Growing new, not old

The Christian Science Monitor

Many people these days seem caught up in an effort to avoid growing old. We're offered products to make us look younger, products to make us feel younger. We're even encouraged to act younger. The underlying message is "Growing old is bad, so do everything you can to stay young." That message, though, unthinkingly assumes that the opposite of "old" has to be "young." In fact, there's another way to look at it. The opposite of "old" can also be "new." Pursuing this line of thought, we can do a great deal in the right direction and get beyond just trying to hang on to an elusive thing called "youth."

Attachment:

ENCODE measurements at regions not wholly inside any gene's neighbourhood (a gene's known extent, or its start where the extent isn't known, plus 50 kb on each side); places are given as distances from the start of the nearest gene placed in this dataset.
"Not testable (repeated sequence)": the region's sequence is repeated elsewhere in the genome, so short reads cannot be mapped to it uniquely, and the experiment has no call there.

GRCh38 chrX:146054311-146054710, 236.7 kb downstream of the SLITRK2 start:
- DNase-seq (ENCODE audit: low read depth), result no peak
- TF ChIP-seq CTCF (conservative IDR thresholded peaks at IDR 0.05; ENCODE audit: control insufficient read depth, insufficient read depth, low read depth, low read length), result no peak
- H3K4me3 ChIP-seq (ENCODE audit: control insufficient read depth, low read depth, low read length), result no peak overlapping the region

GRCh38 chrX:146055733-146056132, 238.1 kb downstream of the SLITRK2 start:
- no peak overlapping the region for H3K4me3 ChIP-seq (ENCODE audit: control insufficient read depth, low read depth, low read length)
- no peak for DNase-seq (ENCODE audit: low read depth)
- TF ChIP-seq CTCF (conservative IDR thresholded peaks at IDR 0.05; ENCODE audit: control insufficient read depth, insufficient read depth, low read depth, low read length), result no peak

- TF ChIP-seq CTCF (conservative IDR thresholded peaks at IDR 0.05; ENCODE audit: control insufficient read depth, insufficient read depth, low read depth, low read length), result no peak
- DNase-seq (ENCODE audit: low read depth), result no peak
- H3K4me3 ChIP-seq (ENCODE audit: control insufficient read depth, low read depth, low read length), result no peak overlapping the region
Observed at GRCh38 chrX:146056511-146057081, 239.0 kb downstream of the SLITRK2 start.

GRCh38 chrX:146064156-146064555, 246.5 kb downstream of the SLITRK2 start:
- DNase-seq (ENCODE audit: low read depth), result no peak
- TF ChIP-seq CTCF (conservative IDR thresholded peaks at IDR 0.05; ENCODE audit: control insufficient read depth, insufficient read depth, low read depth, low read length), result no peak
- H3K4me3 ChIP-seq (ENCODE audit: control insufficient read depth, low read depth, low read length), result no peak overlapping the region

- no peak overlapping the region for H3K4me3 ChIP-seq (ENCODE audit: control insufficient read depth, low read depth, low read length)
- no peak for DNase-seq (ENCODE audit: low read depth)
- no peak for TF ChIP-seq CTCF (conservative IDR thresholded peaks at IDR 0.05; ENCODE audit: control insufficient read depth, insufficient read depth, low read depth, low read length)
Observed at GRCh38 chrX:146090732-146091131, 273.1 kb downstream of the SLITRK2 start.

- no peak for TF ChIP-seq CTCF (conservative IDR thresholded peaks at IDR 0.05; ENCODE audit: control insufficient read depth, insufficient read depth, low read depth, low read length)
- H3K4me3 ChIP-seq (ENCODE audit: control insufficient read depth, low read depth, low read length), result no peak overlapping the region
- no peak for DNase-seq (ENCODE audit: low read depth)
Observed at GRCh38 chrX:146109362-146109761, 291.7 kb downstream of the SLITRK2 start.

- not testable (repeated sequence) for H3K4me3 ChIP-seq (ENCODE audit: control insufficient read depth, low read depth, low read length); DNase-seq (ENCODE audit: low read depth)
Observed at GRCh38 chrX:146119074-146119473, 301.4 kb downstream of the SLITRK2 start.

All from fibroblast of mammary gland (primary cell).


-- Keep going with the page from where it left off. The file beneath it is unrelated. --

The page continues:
A growing plant adds newness every day: new roots, new branches, new leaves, new flowers. In a certain sense, "to grow" means to keep adding something new. You might even say that the expression "to grow old" is a contradiction in terms. You really can't grow old; you can only grow new. That's what growth is. But you and I aren't like plants, adding leaves and flowers. What kind of newness can we bring out day by day?

May 22, 1989
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